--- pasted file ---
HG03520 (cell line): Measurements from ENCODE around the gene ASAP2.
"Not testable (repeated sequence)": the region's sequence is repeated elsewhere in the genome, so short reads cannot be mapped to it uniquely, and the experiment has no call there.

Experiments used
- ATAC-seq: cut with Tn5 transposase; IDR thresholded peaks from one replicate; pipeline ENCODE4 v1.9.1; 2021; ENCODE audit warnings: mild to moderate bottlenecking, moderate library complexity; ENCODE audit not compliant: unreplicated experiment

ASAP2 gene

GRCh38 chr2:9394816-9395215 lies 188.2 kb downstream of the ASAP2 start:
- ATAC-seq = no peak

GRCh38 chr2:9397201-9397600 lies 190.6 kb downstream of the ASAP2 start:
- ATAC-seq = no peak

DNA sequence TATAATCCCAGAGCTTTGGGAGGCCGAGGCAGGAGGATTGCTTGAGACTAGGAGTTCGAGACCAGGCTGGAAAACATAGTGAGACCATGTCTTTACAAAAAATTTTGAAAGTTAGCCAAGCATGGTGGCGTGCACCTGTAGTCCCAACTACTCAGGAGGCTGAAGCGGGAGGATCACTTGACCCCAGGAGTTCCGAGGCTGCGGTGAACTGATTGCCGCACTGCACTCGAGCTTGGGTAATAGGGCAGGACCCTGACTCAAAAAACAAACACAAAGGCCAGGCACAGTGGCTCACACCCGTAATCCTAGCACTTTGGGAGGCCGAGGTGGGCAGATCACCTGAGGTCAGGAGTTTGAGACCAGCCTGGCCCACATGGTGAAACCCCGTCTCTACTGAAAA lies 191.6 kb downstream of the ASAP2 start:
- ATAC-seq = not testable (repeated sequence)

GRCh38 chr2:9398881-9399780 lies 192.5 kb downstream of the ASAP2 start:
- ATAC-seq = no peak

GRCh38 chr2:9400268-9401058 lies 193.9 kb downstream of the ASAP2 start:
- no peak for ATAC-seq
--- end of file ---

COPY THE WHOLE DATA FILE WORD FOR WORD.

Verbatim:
HG03520 (cell line): Measurements from ENCODE around the gene ASAP2.
"Not testable (repeated sequence)": the region's sequence is repeated elsewhere in the genome, so short reads cannot be mapped to it uniquely, and the experiment has no call there.

Experiments used
- ATAC-seq: cut with Tn5 transposase; IDR thresholded peaks from one replicate; pipeline ENCODE4 v1.9.1; 2021; ENCODE audit warnings: mild to moderate bottlenecking, moderate library complexity; ENCODE audit not compliant: unreplicated experiment

ASAP2 gene

GRCh38 chr2:9394816-9395215 lies 188.2 kb downstream of the ASAP2 start:
- ATAC-seq = no peak

GRCh38 chr2:9397201-9397600 lies 190.6 kb downstream of the ASAP2 start:
- ATAC-seq = no peak

DNA sequence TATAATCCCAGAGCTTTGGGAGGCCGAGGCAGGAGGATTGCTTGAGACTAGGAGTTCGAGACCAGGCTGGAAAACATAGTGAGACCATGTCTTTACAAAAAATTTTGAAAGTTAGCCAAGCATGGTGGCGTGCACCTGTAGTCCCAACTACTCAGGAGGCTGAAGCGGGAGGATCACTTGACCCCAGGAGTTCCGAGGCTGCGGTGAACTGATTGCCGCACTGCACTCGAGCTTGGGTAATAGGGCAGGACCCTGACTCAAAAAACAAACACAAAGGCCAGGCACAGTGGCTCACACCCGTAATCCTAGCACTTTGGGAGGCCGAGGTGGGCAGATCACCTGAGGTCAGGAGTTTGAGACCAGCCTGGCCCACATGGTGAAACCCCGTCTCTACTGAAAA lies 191.6 kb downstream of the ASAP2 start:
- ATAC-seq = not testable (repeated sequence)

GRCh38 chr2:9398881-9399780 lies 192.5 kb downstream of the ASAP2 start:
- ATAC-seq = no peak

GRCh38 chr2:9400268-9401058 lies 193.9 kb downstream of the ASAP2 start:
- no peak for ATAC-seq